A reprint of the 1972 Doubleday edition. Contains the most helpful version of Hobbes's political and moral philosophy available in English. Includes the only English translation of De Homine, chapters X-XV. Features the English translation of De Cive attributed to Hobbes.
Kingdon's landmark work on agenda setting and policy formation is drawn from interview conducted with people in and around the U.S. federal government, and from case studies, government documents, party platforms, press coverage, and public opinion surveys. While other works examine how policy issues are decided, Kingdon's book was the first to consider how issues got to be issues. This enduring work attempts to answer the questions: How do subjects come to officials' attention? How are the alternatives from which they choose generated? How is the governmental agenda set? Why does an idea's time come when it does? Longman is proud to announce that Agendas, Alternatives, and Public Policies has been reissued in this Longman Classics edition, featuring a new epilogue: Health Care Reform from Clinton to Obama. Comparing the Clinton administration in 1993 with the Obama administration in 2009 and 2010, Kingdon analyses how agenda setting, actors, and alternatives affect public policy.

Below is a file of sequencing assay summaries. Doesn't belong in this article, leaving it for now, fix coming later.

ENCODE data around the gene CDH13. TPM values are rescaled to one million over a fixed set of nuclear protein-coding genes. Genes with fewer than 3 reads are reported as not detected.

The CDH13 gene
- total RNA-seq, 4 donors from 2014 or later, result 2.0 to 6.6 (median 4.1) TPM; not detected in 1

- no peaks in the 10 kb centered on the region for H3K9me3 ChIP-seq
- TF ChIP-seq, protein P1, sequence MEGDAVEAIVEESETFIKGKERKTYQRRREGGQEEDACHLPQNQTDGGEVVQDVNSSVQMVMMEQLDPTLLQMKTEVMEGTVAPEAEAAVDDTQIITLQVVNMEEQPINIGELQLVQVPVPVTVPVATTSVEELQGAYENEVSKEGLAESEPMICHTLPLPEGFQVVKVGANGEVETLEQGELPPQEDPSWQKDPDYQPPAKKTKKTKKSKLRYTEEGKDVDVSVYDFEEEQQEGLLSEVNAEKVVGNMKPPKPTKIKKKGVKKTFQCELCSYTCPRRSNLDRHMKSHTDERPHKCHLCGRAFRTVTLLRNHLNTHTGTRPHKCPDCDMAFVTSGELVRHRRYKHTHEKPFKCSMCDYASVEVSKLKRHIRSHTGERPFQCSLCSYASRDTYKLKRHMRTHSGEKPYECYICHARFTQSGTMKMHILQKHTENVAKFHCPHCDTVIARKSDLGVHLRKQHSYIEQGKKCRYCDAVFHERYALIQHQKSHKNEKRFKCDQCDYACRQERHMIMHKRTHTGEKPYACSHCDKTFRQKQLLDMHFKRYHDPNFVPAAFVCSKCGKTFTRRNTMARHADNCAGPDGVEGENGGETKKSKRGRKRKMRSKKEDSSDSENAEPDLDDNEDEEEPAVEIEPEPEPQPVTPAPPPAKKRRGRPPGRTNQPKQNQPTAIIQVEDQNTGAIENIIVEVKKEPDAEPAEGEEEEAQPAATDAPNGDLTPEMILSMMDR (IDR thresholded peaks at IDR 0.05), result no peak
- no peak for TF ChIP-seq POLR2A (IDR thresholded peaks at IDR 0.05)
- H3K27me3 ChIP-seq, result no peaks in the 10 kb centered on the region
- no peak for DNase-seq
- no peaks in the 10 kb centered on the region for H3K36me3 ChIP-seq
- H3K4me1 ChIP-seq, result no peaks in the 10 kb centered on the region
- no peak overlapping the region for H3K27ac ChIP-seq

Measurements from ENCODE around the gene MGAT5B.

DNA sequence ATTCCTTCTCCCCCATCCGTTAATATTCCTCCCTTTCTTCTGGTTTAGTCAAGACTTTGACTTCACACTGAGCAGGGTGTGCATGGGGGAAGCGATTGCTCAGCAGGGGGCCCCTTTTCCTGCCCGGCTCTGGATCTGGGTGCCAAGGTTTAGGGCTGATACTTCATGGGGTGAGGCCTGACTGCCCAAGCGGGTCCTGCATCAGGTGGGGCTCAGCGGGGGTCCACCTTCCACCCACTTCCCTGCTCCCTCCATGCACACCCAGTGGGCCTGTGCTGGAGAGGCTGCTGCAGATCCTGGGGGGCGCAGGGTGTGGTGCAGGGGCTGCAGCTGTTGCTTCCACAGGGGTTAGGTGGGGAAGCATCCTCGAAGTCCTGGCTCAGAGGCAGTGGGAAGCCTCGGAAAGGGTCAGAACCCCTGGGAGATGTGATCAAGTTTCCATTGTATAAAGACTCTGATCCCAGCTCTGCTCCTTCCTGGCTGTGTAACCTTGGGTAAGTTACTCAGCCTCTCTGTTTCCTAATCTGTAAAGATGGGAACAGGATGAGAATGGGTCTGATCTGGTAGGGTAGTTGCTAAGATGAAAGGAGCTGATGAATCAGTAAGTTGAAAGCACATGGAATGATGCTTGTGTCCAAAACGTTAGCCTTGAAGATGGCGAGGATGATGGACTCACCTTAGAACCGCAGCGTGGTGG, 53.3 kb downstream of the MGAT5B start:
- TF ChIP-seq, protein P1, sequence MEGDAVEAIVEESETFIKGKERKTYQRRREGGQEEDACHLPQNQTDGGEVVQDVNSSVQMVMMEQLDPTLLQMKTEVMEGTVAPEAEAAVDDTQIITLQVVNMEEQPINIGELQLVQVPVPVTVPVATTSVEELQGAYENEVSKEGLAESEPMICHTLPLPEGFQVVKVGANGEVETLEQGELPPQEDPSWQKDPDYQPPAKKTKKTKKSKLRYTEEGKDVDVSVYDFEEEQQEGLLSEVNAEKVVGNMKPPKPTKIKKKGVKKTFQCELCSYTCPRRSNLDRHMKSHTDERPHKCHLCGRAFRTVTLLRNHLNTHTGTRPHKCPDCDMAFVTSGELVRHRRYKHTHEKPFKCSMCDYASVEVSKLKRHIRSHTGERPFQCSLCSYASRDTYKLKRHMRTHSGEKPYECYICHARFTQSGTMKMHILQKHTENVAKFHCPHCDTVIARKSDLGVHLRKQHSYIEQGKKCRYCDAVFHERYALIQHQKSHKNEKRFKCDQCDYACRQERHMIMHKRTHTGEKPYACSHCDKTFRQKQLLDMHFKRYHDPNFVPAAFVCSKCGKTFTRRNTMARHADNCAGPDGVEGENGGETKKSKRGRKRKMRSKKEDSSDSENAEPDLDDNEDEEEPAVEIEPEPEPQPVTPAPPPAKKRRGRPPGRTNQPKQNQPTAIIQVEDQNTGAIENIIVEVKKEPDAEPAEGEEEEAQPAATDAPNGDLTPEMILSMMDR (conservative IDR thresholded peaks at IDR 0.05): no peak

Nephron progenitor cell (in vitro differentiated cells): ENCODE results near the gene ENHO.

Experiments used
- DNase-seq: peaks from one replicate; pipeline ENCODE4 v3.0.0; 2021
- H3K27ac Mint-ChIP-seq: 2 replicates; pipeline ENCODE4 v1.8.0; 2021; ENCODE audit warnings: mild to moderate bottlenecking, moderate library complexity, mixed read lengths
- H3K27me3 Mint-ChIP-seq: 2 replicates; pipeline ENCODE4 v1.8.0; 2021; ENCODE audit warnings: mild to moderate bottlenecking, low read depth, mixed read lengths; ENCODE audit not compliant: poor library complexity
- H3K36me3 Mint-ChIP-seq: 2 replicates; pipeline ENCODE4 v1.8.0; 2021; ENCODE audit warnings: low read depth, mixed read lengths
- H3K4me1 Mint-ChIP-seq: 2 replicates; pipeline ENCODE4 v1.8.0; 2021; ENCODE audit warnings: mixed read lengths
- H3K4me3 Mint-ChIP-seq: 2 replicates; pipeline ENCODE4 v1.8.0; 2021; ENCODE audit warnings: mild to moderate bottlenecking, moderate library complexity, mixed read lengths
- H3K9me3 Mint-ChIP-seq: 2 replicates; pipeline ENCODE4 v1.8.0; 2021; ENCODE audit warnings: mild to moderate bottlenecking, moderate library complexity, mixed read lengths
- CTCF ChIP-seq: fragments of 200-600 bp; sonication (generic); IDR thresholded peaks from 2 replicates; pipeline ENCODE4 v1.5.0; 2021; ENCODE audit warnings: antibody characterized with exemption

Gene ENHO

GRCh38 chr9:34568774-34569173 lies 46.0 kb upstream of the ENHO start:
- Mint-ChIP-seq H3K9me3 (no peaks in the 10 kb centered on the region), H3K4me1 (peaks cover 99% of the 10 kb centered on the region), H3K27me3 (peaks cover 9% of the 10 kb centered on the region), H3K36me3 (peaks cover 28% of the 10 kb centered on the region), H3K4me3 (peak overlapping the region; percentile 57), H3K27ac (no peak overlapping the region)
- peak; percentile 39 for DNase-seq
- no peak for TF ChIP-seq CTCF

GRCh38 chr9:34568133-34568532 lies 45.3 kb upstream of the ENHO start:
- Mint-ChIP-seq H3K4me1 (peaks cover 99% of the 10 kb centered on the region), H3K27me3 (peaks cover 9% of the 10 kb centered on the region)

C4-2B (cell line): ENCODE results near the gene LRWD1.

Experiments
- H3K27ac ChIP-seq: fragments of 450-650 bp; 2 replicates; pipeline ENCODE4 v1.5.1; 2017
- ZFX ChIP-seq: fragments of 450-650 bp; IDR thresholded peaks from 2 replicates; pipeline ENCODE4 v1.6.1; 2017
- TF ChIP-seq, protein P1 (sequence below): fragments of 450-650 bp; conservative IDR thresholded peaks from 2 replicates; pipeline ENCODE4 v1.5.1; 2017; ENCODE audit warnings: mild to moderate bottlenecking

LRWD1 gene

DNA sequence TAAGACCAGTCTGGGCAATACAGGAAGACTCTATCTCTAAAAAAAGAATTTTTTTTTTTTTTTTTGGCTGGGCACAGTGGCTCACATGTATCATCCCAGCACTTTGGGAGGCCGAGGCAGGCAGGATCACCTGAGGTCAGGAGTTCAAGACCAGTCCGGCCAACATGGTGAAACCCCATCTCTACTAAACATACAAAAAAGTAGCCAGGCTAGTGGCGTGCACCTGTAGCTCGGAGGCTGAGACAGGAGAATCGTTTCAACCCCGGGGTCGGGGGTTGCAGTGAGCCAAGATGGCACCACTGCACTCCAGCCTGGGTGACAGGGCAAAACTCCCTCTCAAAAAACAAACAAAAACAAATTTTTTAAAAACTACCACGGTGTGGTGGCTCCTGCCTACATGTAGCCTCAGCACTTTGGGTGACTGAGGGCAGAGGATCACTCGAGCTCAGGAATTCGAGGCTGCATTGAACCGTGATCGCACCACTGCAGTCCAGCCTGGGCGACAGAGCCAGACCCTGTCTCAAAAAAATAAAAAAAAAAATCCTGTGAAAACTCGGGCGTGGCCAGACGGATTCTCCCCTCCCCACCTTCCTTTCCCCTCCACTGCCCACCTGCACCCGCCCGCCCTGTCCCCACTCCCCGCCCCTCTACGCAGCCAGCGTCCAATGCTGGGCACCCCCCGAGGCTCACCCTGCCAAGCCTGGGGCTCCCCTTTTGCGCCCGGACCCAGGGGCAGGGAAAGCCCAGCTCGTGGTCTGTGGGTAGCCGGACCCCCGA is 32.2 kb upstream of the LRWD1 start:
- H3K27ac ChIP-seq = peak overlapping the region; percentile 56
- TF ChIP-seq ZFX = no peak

Recently there has been an extraordinary international revival of interest in Hannah Arendt. She was extremely perceptive about the dark tendencies in contemporary life that continue to plague us. She developed a concept of politics and public freedom that serves as a critical standard for judging what is wrong with politics today. Richard J. Bernstein argues that Arendt should be read today because her penetrating insights help us to think about both the darkness of our times and the sources of illumination. He explores her thinking about statelessness and refugees; the right to have rights; her critique of Zionism; the meaning of the banality of evil; the complex relations between truth, lying, power, and violence; the tradition of the revolutionary spirit; and the urgent need for each of us to assume responsibility for our political lives. This short and very readable book will be of great interest to anyone who wants to understand the forces that are shaping our world today.